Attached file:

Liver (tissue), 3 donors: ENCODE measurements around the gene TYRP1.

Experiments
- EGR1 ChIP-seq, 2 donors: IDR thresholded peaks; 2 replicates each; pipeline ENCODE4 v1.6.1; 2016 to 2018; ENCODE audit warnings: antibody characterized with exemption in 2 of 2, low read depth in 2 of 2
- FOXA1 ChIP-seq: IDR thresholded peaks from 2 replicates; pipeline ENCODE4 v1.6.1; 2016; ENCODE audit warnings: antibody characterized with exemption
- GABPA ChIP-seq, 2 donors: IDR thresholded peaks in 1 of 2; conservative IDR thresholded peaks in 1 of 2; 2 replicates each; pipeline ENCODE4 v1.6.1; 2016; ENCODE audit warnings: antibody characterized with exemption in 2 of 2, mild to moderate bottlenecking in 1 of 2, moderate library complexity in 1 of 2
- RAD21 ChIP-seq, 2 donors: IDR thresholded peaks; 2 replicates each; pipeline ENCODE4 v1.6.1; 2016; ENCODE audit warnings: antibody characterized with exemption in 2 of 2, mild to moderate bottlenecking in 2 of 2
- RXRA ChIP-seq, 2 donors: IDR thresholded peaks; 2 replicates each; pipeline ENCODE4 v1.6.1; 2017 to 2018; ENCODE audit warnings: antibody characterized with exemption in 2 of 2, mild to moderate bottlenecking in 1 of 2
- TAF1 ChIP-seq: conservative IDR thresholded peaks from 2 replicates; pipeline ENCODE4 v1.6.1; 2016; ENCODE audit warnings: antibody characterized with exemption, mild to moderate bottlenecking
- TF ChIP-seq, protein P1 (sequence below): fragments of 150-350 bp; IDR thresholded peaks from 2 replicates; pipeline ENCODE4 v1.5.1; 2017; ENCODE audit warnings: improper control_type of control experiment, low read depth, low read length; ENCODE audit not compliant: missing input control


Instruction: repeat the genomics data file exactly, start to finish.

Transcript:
Liver (tissue), 3 donors: ENCODE measurements around the gene TYRP1.

Experiments
- EGR1 ChIP-seq, 2 donors: IDR thresholded peaks; 2 replicates each; pipeline ENCODE4 v1.6.1; 2016 to 2018; ENCODE audit warnings: antibody characterized with exemption in 2 of 2, low read depth in 2 of 2
- FOXA1 ChIP-seq: IDR thresholded peaks from 2 replicates; pipeline ENCODE4 v1.6.1; 2016; ENCODE audit warnings: antibody characterized with exemption
- GABPA ChIP-seq, 2 donors: IDR thresholded peaks in 1 of 2; conservative IDR thresholded peaks in 1 of 2; 2 replicates each; pipeline ENCODE4 v1.6.1; 2016; ENCODE audit warnings: antibody characterized with exemption in 2 of 2, mild to moderate bottlenecking in 1 of 2, moderate library complexity in 1 of 2
- RAD21 ChIP-seq, 2 donors: IDR thresholded peaks; 2 replicates each; pipeline ENCODE4 v1.6.1; 2016; ENCODE audit warnings: antibody characterized with exemption in 2 of 2, mild to moderate bottlenecking in 2 of 2
- RXRA ChIP-seq, 2 donors: IDR thresholded peaks; 2 replicates each; pipeline ENCODE4 v1.6.1; 2017 to 2018; ENCODE audit warnings: antibody characterized with exemption in 2 of 2, mild to moderate bottlenecking in 1 of 2
- TAF1 ChIP-seq: conservative IDR thresholded peaks from 2 replicates; pipeline ENCODE4 v1.6.1; 2016; ENCODE audit warnings: antibody characterized with exemption, mild to moderate bottlenecking
- TF ChIP-seq, protein P1 (sequence below): fragments of 150-350 bp; IDR thresholded peaks from 2 replicates; pipeline ENCODE4 v1.5.1; 2017; ENCODE audit warnings: improper control_type of control experiment, low read depth, low read length; ENCODE audit not compliant: missing input control